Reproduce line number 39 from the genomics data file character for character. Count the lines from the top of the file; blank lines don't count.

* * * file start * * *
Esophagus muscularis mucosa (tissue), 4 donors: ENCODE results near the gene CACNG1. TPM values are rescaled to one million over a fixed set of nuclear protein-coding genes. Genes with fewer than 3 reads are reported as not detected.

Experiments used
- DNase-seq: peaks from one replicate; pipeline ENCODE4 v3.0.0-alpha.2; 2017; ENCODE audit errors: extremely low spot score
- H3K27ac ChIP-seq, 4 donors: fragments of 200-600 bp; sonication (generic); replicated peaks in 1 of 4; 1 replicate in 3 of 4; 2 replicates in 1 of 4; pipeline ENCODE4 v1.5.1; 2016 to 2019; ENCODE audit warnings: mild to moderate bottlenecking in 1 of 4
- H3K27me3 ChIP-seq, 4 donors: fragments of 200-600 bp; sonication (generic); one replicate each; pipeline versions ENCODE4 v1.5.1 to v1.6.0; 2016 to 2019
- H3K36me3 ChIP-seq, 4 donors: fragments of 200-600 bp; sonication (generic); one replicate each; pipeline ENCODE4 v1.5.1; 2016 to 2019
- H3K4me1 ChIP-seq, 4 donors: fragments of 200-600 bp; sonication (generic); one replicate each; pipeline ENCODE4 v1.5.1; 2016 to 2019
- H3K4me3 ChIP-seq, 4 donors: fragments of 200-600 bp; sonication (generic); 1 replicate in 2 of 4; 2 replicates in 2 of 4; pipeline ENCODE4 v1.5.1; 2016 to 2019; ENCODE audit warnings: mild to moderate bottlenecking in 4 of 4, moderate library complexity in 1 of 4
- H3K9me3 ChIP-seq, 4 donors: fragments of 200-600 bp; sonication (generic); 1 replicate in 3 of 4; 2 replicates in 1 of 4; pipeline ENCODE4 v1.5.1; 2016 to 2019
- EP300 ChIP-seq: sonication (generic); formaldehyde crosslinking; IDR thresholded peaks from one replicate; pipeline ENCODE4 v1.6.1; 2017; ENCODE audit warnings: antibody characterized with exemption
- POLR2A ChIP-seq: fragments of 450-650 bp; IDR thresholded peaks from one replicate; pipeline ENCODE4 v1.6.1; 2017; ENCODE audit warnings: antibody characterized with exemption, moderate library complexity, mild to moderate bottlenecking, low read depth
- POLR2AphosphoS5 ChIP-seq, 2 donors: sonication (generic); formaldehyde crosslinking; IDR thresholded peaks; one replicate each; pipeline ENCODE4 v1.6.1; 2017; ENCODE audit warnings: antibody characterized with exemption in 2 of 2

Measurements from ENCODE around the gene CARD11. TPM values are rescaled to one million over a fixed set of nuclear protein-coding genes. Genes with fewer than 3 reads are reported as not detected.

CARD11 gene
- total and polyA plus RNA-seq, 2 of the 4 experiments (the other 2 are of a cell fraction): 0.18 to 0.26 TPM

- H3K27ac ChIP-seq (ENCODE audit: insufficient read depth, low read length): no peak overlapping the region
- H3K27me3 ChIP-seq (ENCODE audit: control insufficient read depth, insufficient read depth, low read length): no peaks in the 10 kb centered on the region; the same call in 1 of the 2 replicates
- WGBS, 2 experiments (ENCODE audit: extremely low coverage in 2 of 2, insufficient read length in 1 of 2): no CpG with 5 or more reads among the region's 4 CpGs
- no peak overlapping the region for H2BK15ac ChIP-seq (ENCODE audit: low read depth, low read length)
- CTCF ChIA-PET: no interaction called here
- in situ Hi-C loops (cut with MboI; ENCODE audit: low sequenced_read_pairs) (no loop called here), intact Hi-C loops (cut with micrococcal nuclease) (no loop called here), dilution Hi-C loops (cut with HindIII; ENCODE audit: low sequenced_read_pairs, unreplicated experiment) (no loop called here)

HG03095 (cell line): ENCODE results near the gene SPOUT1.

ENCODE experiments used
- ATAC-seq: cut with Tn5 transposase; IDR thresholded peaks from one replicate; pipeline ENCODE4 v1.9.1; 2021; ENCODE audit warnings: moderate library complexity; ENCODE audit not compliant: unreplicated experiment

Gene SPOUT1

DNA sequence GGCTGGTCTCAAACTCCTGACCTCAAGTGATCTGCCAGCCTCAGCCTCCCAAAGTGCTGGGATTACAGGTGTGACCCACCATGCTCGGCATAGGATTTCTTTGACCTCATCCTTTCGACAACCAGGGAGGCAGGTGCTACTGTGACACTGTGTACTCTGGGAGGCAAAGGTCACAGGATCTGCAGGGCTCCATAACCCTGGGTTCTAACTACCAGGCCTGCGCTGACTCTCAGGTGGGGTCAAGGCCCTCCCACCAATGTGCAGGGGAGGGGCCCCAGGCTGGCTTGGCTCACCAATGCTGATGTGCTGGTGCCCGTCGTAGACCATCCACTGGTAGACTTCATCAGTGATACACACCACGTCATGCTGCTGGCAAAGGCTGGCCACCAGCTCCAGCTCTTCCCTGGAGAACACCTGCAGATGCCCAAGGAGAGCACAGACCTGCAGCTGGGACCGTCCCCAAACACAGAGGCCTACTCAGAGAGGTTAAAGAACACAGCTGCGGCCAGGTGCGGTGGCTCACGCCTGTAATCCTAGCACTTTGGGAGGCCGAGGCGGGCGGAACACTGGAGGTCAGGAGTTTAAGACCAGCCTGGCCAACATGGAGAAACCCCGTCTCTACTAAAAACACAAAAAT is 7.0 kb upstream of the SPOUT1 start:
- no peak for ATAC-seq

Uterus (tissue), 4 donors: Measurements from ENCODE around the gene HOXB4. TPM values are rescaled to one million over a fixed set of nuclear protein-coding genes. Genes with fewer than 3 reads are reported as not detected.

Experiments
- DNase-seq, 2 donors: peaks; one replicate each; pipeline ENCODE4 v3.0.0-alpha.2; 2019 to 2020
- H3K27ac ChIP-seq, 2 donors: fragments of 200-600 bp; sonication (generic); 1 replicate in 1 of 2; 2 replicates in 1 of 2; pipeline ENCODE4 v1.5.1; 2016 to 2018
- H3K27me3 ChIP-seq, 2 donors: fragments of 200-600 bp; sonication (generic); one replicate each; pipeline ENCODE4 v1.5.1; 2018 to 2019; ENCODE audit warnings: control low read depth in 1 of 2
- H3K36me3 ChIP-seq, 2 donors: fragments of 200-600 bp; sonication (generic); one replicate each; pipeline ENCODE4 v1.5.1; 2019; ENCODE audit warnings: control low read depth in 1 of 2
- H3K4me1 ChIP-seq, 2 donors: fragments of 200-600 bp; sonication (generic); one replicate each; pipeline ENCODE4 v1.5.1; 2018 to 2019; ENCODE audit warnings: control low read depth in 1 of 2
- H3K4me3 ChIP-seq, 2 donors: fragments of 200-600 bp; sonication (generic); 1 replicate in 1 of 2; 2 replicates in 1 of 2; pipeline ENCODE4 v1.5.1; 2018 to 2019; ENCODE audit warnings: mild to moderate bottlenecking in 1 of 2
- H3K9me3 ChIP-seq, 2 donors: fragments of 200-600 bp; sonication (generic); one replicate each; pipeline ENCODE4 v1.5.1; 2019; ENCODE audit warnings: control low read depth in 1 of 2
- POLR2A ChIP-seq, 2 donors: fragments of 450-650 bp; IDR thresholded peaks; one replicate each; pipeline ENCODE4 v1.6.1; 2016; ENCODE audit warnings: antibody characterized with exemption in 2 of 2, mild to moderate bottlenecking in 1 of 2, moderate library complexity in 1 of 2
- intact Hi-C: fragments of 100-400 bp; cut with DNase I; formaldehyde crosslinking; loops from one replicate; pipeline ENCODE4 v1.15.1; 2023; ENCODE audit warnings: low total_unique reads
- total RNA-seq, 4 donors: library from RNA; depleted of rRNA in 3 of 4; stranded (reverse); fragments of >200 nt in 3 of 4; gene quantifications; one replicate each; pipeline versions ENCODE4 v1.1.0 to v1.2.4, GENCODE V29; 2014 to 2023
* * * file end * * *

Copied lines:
- total RNA-seq, 4 donors: library from RNA; depleted of rRNA in 3 of 4; stranded (reverse); fragments of >200 nt in 3 of 4; gene quantifications; one replicate each; pipeline versions ENCODE4 v1.1.0 to v1.2.4, GENCODE V29; 2014 to 2023